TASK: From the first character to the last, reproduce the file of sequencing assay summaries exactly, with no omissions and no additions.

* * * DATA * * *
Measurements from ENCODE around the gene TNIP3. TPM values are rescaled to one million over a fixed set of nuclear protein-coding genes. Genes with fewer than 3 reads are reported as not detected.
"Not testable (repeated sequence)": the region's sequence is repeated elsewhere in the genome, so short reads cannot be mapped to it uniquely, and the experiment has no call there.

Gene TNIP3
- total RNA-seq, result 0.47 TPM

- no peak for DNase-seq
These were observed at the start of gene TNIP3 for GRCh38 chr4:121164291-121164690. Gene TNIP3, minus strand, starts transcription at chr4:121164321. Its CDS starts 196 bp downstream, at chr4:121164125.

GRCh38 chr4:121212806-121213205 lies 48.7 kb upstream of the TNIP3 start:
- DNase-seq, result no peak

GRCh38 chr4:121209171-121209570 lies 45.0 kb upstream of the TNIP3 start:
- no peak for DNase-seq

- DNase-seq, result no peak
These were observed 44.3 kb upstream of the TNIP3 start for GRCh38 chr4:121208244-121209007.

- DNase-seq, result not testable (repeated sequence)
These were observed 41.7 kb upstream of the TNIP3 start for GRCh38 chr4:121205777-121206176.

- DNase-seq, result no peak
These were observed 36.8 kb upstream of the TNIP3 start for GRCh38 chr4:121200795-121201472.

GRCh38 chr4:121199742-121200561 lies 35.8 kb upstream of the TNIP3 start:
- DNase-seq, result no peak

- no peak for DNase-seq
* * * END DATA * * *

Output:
Measurements from ENCODE around the gene TNIP3. TPM values are rescaled to one million over a fixed set of nuclear protein-coding genes. Genes with fewer than 3 reads are reported as not detected.
"Not testable (repeated sequence)": the region's sequence is repeated elsewhere in the genome, so short reads cannot be mapped to it uniquely, and the experiment has no call there.

Gene TNIP3
- total RNA-seq, result 0.47 TPM

- no peak for DNase-seq
These were observed at the start of gene TNIP3 for GRCh38 chr4:121164291-121164690. Gene TNIP3, minus strand, starts transcription at chr4:121164321. Its CDS starts 196 bp downstream, at chr4:121164125.

GRCh38 chr4:121212806-121213205 lies 48.7 kb upstream of the TNIP3 start:
- DNase-seq, result no peak

GRCh38 chr4:121209171-121209570 lies 45.0 kb upstream of the TNIP3 start:
- no peak for DNase-seq

- DNase-seq, result no peak
These were observed 44.3 kb upstream of the TNIP3 start for GRCh38 chr4:121208244-121209007.

- DNase-seq, result not testable (repeated sequence)
These were observed 41.7 kb upstream of the TNIP3 start for GRCh38 chr4:121205777-121206176.

- DNase-seq, result no peak
These were observed 36.8 kb upstream of the TNIP3 start for GRCh38 chr4:121200795-121201472.

GRCh38 chr4:121199742-121200561 lies 35.8 kb upstream of the TNIP3 start:
- DNase-seq, result no peak

- no peak for DNase-seq